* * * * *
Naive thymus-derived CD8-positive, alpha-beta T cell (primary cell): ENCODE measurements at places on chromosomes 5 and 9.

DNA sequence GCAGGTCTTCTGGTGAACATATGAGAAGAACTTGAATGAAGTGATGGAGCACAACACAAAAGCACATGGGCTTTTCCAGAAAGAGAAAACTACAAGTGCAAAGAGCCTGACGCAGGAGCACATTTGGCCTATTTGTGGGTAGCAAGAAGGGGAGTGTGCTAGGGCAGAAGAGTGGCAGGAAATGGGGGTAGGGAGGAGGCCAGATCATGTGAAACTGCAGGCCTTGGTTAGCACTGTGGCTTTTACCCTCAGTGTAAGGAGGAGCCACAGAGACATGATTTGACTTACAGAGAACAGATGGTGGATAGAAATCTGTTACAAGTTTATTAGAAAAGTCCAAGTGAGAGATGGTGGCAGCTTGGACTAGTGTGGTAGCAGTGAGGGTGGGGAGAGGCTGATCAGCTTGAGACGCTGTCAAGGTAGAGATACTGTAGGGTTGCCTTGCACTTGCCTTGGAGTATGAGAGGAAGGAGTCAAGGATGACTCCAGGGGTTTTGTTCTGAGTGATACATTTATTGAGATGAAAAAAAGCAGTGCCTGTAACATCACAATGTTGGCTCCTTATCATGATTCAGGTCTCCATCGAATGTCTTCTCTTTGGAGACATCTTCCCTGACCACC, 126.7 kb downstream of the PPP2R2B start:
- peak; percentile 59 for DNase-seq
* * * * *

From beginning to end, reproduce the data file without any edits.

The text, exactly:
Naive thymus-derived CD8-positive, alpha-beta T cell (primary cell): ENCODE measurements at places on chromosomes 5 and 9.

DNA sequence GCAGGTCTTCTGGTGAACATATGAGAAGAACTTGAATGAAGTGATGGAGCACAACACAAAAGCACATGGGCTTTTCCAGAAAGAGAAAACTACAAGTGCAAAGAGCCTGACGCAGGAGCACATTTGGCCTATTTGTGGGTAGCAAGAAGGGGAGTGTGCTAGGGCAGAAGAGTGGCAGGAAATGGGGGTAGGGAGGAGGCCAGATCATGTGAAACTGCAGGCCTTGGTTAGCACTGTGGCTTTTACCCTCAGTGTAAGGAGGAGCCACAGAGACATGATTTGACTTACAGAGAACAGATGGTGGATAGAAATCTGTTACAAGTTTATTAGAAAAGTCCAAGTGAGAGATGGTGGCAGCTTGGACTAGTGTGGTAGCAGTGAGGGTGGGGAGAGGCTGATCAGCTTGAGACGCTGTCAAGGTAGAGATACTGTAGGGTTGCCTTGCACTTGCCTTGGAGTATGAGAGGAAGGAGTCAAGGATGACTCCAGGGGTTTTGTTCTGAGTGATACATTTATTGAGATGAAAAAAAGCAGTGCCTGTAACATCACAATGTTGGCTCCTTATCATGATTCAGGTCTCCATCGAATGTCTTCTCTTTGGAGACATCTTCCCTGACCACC, 126.7 kb downstream of the PPP2R2B start:
- peak; percentile 59 for DNase-seq